English literature professor Sarah Hogan’s new book, Other Englands: Utopia, Capital, and Empire in an Age of Transition, is now available from Stanford University Press.
From the Press:
Other Englands examines the rise of the early English utopia in the context of emergent capitalism. Above all, it asserts that this literary genre was always already an expression of social crisis and economic transition, a context refracted in the origin stories and imagined geographies common to its early modern form. Beginning with the paradigmatic popular utopias of Thomas More and Francis Bacon but attentive to non-canonical examples from the margins of the tradition, the study charts a shifting and, by the time of the English Revolution, self-critical effort to think communities in dynamic socio-spatial forms.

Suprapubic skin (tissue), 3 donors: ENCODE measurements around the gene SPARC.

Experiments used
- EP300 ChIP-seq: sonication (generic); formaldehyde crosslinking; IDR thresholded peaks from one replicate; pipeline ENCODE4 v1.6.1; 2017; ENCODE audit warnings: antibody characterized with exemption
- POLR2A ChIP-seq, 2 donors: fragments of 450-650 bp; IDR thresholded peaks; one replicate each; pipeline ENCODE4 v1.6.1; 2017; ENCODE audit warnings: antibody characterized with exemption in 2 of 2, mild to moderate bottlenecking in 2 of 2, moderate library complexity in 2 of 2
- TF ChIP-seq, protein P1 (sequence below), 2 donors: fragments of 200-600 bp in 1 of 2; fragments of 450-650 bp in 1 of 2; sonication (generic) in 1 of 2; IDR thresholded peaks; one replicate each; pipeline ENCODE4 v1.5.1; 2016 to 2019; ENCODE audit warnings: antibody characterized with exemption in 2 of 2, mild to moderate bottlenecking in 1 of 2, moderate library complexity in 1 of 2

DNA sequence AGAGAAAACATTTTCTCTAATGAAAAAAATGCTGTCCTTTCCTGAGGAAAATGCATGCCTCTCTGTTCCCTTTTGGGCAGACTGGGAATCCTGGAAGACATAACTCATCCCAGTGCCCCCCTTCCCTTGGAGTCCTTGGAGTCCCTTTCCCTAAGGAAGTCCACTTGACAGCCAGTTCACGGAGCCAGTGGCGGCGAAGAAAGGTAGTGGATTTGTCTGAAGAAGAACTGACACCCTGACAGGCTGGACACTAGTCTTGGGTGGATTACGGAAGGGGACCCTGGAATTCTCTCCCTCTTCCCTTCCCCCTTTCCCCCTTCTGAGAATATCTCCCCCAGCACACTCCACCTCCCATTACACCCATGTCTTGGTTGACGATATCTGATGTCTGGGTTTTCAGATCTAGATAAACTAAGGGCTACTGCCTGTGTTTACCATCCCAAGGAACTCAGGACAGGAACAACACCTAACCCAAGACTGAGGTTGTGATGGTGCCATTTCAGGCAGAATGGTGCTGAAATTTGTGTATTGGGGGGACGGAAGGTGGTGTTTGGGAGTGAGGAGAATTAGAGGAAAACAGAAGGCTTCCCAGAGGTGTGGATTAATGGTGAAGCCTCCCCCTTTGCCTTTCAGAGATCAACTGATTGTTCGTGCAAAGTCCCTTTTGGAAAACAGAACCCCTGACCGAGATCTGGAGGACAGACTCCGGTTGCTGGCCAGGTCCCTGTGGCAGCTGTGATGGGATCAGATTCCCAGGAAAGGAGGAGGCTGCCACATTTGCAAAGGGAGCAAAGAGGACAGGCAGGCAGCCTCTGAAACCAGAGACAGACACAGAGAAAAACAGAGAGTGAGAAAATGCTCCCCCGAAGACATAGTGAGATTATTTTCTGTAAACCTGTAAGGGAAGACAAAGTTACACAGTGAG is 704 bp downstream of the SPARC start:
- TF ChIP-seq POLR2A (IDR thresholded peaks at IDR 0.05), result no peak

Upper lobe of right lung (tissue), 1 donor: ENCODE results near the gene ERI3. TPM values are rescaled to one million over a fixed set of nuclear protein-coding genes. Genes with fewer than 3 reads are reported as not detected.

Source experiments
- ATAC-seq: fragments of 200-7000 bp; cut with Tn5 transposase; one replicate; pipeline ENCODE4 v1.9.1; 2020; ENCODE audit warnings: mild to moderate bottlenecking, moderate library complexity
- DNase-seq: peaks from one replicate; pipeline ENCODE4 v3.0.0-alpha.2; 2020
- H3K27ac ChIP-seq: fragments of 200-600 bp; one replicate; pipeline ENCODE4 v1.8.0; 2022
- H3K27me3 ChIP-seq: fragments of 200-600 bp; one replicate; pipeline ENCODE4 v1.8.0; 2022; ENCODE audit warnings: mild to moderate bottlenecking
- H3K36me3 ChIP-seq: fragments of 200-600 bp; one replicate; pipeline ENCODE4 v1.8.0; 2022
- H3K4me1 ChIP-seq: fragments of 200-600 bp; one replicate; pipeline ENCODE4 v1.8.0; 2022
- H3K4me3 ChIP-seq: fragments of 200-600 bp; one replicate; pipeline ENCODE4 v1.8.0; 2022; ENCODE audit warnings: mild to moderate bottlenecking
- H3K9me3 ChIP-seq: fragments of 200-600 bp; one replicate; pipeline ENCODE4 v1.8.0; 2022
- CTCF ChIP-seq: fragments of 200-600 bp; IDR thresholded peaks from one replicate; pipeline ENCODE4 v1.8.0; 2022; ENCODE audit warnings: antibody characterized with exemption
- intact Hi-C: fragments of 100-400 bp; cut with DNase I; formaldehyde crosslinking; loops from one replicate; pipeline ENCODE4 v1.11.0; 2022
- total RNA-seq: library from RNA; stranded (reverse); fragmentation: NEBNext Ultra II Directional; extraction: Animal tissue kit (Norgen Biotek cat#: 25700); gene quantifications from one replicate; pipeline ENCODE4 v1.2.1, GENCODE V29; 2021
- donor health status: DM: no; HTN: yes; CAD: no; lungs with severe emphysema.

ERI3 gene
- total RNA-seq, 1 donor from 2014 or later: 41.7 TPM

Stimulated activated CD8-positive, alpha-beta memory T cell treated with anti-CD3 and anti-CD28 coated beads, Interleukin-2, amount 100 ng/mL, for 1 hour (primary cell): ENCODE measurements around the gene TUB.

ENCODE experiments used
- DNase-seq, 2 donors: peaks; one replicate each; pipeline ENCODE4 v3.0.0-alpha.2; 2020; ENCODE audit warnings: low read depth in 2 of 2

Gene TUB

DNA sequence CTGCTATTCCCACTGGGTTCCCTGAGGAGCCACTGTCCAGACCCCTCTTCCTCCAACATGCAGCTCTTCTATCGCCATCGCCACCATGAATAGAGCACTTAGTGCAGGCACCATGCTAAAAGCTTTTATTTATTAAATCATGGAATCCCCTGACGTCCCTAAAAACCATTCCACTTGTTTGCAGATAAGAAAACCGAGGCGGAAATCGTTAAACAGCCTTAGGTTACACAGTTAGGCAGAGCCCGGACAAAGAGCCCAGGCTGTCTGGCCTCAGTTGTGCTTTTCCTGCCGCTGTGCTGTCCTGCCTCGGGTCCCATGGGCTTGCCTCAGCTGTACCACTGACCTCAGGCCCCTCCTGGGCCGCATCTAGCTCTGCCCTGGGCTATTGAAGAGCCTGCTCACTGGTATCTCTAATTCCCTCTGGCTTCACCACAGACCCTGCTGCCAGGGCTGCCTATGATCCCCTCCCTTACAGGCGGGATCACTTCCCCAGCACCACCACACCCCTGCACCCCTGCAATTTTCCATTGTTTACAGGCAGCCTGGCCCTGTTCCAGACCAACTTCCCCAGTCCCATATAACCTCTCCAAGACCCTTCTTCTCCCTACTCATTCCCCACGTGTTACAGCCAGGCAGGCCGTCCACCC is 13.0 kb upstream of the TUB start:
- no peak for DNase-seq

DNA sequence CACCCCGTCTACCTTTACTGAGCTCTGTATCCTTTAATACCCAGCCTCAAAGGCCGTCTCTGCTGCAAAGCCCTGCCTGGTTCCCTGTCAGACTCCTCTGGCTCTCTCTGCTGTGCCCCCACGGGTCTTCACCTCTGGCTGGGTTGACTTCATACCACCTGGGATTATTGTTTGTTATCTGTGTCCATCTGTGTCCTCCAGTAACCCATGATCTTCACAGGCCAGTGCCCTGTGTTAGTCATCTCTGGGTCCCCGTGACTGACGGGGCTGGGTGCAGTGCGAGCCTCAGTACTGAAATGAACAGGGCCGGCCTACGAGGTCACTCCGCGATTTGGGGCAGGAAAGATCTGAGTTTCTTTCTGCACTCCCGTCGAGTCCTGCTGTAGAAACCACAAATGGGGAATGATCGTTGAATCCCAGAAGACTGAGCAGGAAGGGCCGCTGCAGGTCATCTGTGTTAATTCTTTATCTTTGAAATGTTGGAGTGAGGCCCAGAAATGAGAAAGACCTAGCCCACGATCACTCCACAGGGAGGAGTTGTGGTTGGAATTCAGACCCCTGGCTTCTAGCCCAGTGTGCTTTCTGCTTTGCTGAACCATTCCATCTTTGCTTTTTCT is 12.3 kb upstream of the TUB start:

Arguing that early utopias have been widely misunderstood and maligned as static, finished polities, Sarah Hogan makes the case that utopian literature offered readers and writers a transformational and transitional social imaginary. She shows how a genre associated with imagining systemic alternatives both contested and contributed to the ideological construction of capitalist imperialism. In the early English utopia, she finds both a precursor to the Enlightenment discourse of political economy and another historical perspective on the beginnings and enduring conflicts of global capital.